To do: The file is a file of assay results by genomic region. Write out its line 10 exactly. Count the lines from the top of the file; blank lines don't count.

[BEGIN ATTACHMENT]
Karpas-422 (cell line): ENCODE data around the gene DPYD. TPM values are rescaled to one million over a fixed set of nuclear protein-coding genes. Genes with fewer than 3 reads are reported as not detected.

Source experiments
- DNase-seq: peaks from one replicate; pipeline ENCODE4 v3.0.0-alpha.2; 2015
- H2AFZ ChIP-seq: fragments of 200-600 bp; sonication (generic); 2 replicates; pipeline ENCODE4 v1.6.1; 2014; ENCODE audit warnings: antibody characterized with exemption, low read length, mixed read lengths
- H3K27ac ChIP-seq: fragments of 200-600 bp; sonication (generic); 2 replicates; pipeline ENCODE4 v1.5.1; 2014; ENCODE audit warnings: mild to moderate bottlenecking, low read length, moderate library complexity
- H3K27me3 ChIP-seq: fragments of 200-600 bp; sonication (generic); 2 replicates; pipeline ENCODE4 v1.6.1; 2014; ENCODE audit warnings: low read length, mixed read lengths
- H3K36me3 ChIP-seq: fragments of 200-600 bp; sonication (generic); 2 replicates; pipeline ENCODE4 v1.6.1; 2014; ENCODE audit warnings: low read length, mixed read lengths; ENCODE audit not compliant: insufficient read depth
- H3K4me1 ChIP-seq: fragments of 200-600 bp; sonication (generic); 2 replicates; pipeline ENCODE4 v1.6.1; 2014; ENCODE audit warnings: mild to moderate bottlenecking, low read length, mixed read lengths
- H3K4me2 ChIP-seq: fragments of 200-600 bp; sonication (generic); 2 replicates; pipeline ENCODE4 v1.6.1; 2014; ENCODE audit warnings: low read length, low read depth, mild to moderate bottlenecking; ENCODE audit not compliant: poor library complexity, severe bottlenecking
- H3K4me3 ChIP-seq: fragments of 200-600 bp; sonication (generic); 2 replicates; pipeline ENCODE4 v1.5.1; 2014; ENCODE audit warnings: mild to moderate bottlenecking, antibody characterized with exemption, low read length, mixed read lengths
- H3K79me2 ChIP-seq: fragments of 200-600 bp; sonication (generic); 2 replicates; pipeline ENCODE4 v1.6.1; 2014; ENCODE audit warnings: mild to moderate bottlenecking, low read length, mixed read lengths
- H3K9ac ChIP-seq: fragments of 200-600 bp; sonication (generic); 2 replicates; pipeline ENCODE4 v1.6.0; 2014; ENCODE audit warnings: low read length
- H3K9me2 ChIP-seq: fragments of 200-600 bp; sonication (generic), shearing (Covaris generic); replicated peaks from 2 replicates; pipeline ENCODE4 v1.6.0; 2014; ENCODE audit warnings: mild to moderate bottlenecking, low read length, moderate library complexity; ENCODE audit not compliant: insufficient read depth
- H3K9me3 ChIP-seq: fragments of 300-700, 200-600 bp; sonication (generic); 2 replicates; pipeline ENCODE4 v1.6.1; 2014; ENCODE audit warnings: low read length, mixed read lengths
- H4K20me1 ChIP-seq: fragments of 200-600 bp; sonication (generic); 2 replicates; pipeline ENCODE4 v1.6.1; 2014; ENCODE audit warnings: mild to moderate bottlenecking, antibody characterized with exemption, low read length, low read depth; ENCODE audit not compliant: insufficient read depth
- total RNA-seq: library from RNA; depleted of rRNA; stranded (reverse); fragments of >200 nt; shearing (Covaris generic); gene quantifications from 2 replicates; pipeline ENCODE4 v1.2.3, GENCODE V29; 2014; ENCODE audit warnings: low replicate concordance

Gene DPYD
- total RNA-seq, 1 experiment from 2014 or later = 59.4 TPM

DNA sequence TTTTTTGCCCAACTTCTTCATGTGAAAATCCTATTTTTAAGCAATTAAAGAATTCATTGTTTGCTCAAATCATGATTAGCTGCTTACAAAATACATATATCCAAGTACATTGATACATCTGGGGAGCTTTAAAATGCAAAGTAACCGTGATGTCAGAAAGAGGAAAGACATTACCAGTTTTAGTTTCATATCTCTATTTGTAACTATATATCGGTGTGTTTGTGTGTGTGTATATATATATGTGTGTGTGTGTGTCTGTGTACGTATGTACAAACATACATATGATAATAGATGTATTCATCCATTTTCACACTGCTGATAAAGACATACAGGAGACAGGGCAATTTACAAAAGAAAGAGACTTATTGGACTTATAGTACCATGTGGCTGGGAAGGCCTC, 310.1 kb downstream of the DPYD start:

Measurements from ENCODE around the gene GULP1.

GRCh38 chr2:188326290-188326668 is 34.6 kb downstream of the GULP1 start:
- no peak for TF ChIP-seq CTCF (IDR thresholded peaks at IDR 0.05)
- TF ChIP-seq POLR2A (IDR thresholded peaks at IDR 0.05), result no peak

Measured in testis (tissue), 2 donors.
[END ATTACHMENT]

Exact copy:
- H3K4me3 ChIP-seq: fragments of 200-600 bp; sonication (generic); 2 replicates; pipeline ENCODE4 v1.5.1; 2014; ENCODE audit warnings: mild to moderate bottlenecking, antibody characterized with exemption, low read length, mixed read lengths